Homeowner cold-bloodedly executes unarmed teens that broke into his home. Justifiable homicide or not?

 THE ENQUIRER has ob­tained the last photos of the tragic teen victims who were ambushed and coldheart­edly executed by self-styled vigilante Byron Smith in a 2012 Thanksgiving Day bloodbath.

In a chilling surveillance video, Nick Brady, 17, and his cousin Haile Kifer, 18, can be seen casing Smith’s home in Little Falls, Minn., before breaking a window to gain entrance.

Little did the unsuspecting pair know that Smith – a former security engineer for the U.S. Department of State – was waiting in his base­ment armed with two guns and extra ammunition.

Along with the video surveillance outside, Smith – whose home had been burglarized in the past – had also set up an audio recording system inside the house to provide evidence of a break-in. And the tape proved to be the 65-year-old’s undoing at his recent trial, as it gave a detailed account of how he cruelly taunted the teens as they lay critically wounded before finishing them off with a bullet to the head.

“(The tape) was very powerful, and it makes it very clear that…he didn’t do this because he had to. He did it because he wanted to,” noted William Mitchell College of Law professor Ted Sampsell-Jones.

The audiotape captures the sound of Nick Brady as he makes his way down the basement steps at about 12:30 p.m. Smith fires two slugs into Nick’s torso, and he can be heard groaning as Smith fires a third shot into his head and says: “You’re dead!”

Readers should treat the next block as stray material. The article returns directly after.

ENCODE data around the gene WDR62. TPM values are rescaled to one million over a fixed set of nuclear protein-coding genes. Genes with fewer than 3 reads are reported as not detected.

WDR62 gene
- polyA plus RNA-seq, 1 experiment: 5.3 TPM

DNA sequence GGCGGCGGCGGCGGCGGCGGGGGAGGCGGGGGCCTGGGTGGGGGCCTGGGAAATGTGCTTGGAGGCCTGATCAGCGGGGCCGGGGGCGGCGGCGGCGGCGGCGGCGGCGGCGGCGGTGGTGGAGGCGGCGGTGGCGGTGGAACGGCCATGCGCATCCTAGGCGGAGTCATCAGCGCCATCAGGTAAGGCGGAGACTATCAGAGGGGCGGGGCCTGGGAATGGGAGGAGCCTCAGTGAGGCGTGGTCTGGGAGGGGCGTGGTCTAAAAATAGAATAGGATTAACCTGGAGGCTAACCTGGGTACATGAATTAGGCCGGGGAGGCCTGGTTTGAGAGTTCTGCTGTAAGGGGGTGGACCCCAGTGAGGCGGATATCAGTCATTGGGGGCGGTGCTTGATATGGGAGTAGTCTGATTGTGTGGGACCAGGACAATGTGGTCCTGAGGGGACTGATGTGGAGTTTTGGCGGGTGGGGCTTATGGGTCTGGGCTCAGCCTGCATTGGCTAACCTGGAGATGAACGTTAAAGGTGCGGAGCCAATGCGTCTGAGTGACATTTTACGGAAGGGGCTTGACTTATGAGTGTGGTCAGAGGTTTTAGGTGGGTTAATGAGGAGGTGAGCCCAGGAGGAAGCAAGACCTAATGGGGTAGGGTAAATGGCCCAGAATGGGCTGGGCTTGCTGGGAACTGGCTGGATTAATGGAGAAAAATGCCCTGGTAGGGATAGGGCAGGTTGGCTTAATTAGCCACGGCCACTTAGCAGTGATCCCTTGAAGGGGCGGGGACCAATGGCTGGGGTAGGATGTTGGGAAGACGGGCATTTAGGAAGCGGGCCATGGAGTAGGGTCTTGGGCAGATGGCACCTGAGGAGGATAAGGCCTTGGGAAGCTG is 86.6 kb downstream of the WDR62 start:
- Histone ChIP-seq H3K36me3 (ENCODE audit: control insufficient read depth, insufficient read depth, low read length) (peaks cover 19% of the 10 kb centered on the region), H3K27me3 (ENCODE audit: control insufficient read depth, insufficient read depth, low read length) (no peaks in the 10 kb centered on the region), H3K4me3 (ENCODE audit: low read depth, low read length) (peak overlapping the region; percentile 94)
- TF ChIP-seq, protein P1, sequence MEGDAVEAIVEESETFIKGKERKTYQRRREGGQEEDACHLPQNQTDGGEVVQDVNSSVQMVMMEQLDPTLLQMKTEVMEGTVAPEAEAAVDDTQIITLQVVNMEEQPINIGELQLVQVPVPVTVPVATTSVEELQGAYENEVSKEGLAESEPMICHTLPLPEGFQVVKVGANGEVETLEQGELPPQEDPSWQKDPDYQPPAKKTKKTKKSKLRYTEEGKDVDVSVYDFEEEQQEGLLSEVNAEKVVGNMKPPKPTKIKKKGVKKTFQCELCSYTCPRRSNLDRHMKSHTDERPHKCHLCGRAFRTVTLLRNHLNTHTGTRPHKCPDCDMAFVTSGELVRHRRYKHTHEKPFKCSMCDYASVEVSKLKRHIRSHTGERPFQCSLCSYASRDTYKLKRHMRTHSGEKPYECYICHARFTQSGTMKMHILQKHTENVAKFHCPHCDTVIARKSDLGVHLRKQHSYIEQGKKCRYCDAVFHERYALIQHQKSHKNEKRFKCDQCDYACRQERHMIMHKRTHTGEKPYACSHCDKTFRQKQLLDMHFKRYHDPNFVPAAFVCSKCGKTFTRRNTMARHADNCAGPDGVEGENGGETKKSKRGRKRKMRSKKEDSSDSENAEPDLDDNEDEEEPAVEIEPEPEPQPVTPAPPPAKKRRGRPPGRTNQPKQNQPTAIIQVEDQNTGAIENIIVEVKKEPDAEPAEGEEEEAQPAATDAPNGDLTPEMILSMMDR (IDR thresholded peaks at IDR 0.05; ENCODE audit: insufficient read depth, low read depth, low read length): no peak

At that point, Smith rolled Nick’s body onto a tarp and dragged it to a basement workshop. Later, he told investigators that he didn’t want to stain his carpet.

A few minutes later, Nick’s cous­in Haile can be heard on the tape making her way down the basement stairs, whispering: “Nick?”

Another gunshot rings out, and Haile tumbles down the stairs.

“Oh, sorry about that,” Smith says sarcastically. He fires more shots, then declares: “You’re dying…bitch.”

A sixth and final blast rings out, which Smith described to police as a “good clean finishing shot to the head.”

Smith was charged with murder for the killings, and his recent trial split the tightknit town of 8,000.

Some agreed with the prosecution, which painted Smith as a vigilante who went way beyond self-defense by killing the unarmed teens even after they no longer posed a threat.

Others felt that Smith had a right to protect his property and himself with deadly force. Still, on April 29, a jury took just three hours to find him guilty of premeditated first-degree murder and second-degree murder. He now faces life behind bars without parole.

“I do think he had some fear,” said juror Wes Hatlestad. “But his reaction to it was very unreasonable.”